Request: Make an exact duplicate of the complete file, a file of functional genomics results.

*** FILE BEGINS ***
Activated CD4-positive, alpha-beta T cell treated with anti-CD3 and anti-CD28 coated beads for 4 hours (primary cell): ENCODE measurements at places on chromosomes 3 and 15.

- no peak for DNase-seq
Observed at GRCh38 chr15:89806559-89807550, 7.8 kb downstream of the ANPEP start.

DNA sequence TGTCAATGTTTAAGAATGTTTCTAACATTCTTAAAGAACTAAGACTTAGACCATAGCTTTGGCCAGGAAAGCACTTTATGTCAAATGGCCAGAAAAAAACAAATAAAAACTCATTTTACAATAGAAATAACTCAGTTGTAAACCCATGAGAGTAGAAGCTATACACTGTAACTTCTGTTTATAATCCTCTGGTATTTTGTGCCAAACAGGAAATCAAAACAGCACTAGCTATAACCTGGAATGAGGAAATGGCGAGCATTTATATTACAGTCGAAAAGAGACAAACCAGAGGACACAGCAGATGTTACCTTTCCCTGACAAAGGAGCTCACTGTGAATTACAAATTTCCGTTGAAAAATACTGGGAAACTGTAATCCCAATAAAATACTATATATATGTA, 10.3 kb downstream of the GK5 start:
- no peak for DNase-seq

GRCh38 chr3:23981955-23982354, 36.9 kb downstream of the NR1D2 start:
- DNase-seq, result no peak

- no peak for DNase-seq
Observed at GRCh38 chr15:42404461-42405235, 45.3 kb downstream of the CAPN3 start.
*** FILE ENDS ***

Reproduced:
Activated CD4-positive, alpha-beta T cell treated with anti-CD3 and anti-CD28 coated beads for 4 hours (primary cell): ENCODE measurements at places on chromosomes 3 and 15.

- no peak for DNase-seq
Observed at GRCh38 chr15:89806559-89807550, 7.8 kb downstream of the ANPEP start.

DNA sequence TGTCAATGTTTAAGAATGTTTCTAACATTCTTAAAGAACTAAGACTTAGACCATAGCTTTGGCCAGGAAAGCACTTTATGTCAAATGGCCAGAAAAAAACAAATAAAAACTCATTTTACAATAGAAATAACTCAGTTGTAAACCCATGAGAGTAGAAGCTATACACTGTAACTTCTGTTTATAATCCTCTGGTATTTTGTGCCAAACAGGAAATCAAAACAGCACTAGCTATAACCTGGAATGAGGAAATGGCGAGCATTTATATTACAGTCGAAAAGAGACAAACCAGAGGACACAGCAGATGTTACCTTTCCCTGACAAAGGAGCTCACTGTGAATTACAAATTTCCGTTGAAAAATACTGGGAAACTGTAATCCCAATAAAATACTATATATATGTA, 10.3 kb downstream of the GK5 start:
- no peak for DNase-seq

GRCh38 chr3:23981955-23982354, 36.9 kb downstream of the NR1D2 start:
- DNase-seq, result no peak

- no peak for DNase-seq
Observed at GRCh38 chr15:42404461-42405235, 45.3 kb downstream of the CAPN3 start.